Director gets booed at Kaufmann’s first Tristan

Director gets booed at Kaufmann’s first Tristan


norman lebrecht

June 30, 2021

There was heavy booing in Munich last night for  Krzysztof Warlikowski’s contemporary-styled new production of Tristan und Isolde, as was only to be expected.

Jonas Kaufmann and Anja Harteros received ovations for their role debuts, as did the conductor Kirill Petrenko.

No reviews yet.

German critics don’t do overnights.


    • Robin Worth says:

      This review seems a bit restrained, except for comments on Petrenko.

      German reviewers don’t tend to get all that critical, and the production is long sold out, so one doesn’t get that clear an idea of how much he liked or disliked it

      Yes, he liked the two stars: interesting that he said Kaufmann was not yet a great Tristan (but might become one) and more convincing piano than fortissimo…..reminds me of his Otello a couple of years ago

      • Herr Doktor says:

        BINGO, that was the EXACT comment I had about Kaufmann singing Tristan Act II in Boston–his softer passages were far more convincing than anything that required volume or power. I also concluded that Kaufmann was not yet a great Tristan. But unlike the German critic, I don’t believe he will ever become one (and I’m willing to bet that the German critic doesn’t either).

  • JS says:

    Mr Lebrecht, director ALWAYS gets booed, it’s kind of tradition and means nothing at all.

    • John Borstlap says:

      That is not true. It is the Regietheaterdirectors who get boo’d. No audience likes Regietheater. But if they want to hear live opera they have to try to bear the visuals.

      • Elke Meissner says:

        I saw the production last night and it is not a matter of Regietheater versus conventional or orthodox theater, but of good theater, that is a logical, consistent and plausible concept on the one side and on the other hand a something against the music, against the libretto, against the idea of Musiktheater. In this special case it is an absolute Nothing, a Void, a Vacuum.
        One of the most terrible productions I have ever seen, and I am a fan of GGOD Regietheater!

  • R. Brite says:

    I am ordinarily not a booer, on principle – I feel that no matter how bad a production is, the work that went into it should be acknowledged.

    The one time I made an exception (Gluck’s Iphigénie at the Garnier in 2006), guess who the director was?

  • JB says:

    In Munich they get this kind of modern productions all year long, so I don’t know why they are booing now. The problem with Warlikowski is that he works now way too much, so he’s running out of ideas and reproduces the same mannerisms everywhere. Apart from that, he’s far from being the worst (look at Tcherniakov for that).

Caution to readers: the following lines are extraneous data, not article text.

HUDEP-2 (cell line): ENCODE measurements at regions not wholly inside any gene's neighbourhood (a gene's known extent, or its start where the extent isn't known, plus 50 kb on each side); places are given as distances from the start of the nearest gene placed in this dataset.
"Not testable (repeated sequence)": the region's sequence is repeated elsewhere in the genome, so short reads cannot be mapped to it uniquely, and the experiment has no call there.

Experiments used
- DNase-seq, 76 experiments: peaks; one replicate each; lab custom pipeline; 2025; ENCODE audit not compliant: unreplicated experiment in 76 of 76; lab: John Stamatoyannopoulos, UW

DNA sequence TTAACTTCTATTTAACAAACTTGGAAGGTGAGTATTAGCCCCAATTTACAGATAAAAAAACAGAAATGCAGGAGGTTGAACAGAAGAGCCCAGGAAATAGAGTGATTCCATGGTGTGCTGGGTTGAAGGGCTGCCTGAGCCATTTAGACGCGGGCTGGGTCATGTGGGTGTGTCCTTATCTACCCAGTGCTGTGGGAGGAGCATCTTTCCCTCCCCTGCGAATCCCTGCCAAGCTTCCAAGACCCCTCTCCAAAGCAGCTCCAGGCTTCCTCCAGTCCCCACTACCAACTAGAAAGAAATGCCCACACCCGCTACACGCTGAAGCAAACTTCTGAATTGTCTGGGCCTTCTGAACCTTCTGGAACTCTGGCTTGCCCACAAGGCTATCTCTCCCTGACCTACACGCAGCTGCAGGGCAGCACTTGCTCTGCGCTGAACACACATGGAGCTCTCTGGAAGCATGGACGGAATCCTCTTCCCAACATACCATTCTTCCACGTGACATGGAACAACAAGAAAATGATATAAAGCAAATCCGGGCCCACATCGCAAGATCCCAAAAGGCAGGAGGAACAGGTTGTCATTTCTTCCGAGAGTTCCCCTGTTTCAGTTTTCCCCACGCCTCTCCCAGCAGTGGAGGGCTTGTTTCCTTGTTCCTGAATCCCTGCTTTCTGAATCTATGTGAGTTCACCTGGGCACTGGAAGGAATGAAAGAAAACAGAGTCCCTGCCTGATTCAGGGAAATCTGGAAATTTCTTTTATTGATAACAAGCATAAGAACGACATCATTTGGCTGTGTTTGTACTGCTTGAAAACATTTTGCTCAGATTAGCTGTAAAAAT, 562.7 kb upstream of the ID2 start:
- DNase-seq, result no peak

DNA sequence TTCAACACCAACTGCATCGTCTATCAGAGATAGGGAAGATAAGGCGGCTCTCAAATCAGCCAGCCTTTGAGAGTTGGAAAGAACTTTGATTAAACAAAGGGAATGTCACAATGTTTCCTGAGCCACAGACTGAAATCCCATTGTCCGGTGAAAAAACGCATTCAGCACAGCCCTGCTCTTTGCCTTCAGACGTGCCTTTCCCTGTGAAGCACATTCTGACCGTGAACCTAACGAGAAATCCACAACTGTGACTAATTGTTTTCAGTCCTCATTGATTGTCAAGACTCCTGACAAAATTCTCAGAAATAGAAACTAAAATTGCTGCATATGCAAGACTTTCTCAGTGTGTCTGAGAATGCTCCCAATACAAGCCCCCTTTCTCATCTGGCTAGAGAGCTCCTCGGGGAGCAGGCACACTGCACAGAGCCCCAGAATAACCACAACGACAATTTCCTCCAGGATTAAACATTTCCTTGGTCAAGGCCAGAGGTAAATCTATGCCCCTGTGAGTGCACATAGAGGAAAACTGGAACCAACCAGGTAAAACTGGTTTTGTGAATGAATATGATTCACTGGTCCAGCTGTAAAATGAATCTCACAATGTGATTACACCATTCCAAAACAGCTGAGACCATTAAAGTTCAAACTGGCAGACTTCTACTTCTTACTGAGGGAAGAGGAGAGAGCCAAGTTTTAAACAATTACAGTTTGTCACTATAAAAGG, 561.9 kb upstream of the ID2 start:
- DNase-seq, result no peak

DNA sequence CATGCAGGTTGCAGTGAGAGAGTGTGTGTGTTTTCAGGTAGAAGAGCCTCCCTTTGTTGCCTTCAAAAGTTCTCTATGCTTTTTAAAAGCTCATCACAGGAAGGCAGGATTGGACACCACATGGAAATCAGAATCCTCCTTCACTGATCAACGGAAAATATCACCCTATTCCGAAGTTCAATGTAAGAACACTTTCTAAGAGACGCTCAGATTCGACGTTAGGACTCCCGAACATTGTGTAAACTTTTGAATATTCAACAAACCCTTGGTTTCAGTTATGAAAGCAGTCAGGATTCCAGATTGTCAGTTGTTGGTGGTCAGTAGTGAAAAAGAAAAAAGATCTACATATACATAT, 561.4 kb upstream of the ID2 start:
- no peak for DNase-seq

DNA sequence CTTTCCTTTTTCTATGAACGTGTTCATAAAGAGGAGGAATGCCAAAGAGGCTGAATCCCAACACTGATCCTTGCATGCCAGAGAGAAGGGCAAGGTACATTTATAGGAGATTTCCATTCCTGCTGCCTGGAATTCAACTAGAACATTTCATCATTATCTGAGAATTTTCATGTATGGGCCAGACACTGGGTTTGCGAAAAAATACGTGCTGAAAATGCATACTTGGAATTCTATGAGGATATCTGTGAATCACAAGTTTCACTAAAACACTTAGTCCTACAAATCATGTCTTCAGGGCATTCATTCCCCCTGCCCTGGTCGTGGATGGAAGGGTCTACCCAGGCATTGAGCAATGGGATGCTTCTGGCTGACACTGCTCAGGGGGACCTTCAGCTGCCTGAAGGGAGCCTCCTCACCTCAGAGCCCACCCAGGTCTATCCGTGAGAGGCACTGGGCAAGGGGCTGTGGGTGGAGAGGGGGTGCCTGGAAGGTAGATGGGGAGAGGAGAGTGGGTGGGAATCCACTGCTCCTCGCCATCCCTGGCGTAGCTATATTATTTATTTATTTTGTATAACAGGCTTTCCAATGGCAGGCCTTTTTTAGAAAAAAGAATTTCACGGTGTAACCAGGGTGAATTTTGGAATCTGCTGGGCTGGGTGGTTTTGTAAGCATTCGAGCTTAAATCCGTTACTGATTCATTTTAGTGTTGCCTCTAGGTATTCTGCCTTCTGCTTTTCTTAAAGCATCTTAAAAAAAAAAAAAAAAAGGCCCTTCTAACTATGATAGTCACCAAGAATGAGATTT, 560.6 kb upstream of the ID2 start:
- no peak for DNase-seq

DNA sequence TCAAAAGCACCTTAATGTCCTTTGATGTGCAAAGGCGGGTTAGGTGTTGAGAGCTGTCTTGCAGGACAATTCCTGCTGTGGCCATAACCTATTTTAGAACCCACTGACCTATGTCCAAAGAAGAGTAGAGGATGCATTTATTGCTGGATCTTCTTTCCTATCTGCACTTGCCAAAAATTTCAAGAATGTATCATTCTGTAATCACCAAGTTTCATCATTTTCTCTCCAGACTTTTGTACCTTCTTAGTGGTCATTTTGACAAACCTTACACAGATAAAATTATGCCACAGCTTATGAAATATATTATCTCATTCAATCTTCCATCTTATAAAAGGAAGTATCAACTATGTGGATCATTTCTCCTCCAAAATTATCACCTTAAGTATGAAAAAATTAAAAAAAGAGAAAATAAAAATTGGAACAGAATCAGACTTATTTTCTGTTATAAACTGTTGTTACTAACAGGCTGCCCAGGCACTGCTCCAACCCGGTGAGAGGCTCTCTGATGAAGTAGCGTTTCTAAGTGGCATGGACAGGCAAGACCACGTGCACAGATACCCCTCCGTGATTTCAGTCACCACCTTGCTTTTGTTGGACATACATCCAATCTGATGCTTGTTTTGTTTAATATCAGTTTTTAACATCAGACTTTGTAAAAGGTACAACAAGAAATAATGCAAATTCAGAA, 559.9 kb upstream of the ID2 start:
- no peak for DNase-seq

• Cyril Ignatius Kendrick says:

    I hate to see anyone like this getting booed.
    But it also seems better to let art be what it is, and enjoy it as resides in its own place, rather than trying to stamp it with modernity. That is part of the experience of art.

  • Nik says:

    I bet it was all those rich gay people he said he didn’t want at his performances. Reminding him that they still pay his exorbitant fees.

  • GUEST says:

    Kreepy guy….. could’ve been on The Addams Family

  • John A Rondeau says:

    She doesn’t have a large enough voice for Wagner someone was asleep at the wheel when they hired her. Of all of the Sopranos currently singing seriously? Yuck

    • operacentric says:

      Not my favourite singer (I find her emotionless) but were you there to gauge the size of her voice in the role?

  • IP says:

    Directors are capable of just anything, especially when working in Europe. However, Warlikowski’s Elektra and FROSCH were excellent, so I would watch the whole thing first before commenting.

  • Max Raimi says:

    There is a famous story about the Milwaukee Symphony with their Music Director at the time, Lucas Foss, performing Beethoven’s Seventh in Munich on tour; this would have been at some point in the mid-to-late 1980s. In the coda of the last movement, there is a passage in which the lower strings obsessively repeat a two-note pattern, undulating quarter notes between a low E Natural and D Sharp. Lucas instructed them to slide between the notes, creating a rather grotesque groan. The good burghers of Munich went out of their minds, hissing and booing; one patron yelled “Das ist Las Vegas Beethoven!”
    Lucas was absolutely thrilled. For the first time in generations, people finally could understand just how transgressive this music was meant to be!